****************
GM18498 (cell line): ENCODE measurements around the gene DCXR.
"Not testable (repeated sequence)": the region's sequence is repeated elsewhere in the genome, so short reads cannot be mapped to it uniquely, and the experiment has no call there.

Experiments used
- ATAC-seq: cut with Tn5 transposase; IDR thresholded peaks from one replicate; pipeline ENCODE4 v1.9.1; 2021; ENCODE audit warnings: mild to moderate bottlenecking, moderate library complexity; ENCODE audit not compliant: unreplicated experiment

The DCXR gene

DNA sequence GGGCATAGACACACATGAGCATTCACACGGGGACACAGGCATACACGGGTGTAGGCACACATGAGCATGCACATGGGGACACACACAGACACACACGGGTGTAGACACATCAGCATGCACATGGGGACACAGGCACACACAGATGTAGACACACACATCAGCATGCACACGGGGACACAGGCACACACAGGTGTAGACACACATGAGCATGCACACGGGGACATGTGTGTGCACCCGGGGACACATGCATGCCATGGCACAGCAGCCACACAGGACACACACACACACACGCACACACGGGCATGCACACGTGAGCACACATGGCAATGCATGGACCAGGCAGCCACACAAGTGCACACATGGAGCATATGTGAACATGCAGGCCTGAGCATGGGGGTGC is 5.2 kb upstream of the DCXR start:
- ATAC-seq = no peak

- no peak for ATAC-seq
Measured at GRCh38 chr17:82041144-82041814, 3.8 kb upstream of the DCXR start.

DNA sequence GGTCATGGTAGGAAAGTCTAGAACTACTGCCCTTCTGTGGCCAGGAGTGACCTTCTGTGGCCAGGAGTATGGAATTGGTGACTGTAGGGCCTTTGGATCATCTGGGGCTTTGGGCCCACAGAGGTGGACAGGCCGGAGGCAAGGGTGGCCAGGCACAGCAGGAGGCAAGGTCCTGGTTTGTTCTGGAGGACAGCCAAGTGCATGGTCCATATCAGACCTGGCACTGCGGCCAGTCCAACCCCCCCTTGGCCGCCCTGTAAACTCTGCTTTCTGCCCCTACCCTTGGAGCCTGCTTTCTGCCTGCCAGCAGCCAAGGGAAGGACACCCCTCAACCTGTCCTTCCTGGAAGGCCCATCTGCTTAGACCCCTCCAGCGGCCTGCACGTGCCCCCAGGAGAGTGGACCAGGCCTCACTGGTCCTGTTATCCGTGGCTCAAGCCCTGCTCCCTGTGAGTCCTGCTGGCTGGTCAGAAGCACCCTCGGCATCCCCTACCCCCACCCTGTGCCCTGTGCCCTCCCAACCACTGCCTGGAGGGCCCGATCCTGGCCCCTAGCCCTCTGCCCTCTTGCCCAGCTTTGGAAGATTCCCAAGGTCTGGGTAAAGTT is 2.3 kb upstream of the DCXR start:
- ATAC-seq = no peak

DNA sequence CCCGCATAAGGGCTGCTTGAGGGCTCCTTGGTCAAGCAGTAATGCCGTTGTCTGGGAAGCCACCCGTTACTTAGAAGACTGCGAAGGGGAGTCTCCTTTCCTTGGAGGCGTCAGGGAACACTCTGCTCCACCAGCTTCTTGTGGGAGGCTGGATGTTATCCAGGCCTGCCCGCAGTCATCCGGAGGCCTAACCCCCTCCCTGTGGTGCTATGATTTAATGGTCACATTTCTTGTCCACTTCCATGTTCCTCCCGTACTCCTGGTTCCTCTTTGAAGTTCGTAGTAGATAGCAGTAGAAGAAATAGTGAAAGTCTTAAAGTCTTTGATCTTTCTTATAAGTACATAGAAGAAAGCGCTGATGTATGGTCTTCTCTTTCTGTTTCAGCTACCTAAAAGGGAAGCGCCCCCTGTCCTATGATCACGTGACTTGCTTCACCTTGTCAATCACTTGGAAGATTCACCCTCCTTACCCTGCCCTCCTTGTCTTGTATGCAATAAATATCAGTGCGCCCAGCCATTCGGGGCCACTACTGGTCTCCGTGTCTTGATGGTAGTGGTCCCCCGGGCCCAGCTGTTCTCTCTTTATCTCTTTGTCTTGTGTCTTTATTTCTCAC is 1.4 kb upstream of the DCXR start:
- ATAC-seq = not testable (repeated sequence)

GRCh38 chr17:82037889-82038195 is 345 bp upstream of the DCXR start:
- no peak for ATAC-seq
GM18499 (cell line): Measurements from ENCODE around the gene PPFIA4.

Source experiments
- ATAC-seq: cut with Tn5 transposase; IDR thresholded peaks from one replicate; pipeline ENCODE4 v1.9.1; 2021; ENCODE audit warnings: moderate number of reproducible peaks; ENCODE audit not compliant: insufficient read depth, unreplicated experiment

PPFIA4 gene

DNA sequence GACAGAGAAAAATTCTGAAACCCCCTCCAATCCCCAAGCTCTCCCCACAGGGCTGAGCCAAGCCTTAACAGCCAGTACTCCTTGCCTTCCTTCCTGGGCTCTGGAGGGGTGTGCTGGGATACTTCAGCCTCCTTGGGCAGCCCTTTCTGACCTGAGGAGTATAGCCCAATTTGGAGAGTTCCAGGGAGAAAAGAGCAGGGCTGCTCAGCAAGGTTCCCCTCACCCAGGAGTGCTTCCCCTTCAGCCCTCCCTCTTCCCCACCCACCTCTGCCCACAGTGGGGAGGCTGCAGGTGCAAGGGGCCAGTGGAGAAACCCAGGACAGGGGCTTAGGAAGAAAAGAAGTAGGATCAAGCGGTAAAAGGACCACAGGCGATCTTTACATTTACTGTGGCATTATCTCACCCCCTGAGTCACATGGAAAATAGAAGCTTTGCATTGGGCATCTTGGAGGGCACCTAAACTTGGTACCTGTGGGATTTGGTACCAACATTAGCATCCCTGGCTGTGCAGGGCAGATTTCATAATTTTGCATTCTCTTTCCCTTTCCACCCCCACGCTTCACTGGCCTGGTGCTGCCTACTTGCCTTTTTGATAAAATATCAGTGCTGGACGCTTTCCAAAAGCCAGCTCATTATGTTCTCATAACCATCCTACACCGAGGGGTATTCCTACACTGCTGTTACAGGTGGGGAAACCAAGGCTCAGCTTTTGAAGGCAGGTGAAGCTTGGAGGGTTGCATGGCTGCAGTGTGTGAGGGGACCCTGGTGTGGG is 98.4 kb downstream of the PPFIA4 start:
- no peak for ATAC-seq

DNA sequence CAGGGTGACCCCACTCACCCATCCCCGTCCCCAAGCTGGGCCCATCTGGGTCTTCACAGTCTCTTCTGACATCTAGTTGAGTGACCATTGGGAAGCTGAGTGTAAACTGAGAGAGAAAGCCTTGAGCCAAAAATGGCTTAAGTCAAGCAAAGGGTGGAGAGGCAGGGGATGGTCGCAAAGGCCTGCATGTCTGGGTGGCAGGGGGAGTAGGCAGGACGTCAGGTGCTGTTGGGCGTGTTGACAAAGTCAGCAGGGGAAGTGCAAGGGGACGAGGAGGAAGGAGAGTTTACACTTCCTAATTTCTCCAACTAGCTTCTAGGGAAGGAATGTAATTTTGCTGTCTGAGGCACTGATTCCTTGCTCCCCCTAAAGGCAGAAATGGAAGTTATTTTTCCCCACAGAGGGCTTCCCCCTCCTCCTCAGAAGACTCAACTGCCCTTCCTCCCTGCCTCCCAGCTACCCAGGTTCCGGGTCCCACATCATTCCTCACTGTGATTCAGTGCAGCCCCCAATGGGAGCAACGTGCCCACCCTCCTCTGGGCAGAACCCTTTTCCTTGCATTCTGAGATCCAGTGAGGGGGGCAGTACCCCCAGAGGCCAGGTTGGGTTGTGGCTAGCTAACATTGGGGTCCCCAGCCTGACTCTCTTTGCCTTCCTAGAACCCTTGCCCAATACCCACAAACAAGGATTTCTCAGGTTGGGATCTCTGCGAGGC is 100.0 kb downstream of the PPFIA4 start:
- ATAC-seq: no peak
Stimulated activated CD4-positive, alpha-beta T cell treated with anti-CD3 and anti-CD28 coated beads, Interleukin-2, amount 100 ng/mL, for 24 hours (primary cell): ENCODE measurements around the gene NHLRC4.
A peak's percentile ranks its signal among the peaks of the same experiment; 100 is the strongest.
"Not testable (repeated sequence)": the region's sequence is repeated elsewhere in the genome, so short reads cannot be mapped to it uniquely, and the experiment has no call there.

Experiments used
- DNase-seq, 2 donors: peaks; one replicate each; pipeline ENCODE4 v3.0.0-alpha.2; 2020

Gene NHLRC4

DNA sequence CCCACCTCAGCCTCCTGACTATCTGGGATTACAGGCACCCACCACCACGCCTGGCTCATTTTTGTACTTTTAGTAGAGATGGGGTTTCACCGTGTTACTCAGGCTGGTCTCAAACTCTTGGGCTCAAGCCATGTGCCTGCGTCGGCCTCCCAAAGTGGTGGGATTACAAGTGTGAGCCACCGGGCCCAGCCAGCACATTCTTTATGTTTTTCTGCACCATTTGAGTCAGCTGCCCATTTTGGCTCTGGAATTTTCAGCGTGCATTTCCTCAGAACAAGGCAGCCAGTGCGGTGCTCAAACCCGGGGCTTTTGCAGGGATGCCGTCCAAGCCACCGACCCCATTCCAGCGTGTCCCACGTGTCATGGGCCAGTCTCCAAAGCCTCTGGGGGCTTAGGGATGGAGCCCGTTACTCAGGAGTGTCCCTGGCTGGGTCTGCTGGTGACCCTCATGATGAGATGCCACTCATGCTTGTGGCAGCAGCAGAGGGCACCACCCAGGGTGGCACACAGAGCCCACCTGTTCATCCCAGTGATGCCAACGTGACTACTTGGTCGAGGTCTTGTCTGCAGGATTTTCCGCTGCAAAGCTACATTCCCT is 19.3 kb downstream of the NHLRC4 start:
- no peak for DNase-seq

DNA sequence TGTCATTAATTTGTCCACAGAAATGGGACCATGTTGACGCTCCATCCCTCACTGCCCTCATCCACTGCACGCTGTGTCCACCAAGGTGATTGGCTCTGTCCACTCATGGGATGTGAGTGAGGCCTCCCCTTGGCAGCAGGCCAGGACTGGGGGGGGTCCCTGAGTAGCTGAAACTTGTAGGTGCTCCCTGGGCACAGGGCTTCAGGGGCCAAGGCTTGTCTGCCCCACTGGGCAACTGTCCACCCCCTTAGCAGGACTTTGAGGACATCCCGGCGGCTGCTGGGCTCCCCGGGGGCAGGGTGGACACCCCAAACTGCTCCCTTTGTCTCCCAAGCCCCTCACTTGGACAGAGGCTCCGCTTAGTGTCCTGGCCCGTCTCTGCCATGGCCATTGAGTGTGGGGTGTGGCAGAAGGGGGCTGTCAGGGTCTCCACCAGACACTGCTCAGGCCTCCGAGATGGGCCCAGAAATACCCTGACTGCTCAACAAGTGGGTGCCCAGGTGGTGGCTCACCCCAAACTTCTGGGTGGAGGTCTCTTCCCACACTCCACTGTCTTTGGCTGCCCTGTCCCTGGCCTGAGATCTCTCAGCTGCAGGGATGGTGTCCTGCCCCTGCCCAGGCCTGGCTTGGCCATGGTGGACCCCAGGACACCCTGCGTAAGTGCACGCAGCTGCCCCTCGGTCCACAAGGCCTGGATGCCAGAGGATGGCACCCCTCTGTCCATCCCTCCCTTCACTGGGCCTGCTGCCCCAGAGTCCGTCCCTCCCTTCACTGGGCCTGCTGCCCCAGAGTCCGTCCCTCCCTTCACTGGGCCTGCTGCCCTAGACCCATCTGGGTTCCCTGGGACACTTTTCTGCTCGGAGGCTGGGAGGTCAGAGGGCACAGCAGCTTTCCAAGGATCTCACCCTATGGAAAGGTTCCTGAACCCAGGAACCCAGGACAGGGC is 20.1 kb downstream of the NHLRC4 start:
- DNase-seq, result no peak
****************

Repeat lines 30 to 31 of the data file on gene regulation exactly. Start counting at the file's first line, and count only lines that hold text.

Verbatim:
DNA sequence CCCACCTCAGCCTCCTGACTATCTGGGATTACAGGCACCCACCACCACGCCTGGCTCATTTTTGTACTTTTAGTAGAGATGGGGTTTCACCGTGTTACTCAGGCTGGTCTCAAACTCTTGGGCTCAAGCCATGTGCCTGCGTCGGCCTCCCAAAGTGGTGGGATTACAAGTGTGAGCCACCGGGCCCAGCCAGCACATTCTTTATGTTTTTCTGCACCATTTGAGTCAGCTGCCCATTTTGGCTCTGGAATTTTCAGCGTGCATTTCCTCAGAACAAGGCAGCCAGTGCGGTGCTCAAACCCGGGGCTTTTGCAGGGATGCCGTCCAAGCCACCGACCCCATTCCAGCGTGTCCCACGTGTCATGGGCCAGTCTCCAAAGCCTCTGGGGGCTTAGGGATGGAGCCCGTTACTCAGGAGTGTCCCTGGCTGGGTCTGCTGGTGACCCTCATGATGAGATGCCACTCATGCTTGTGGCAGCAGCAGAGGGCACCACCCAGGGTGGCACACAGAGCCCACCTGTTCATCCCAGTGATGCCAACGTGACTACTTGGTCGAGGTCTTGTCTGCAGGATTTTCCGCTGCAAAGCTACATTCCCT is 19.3 kb downstream of the NHLRC4 start:
- no peak for DNase-seq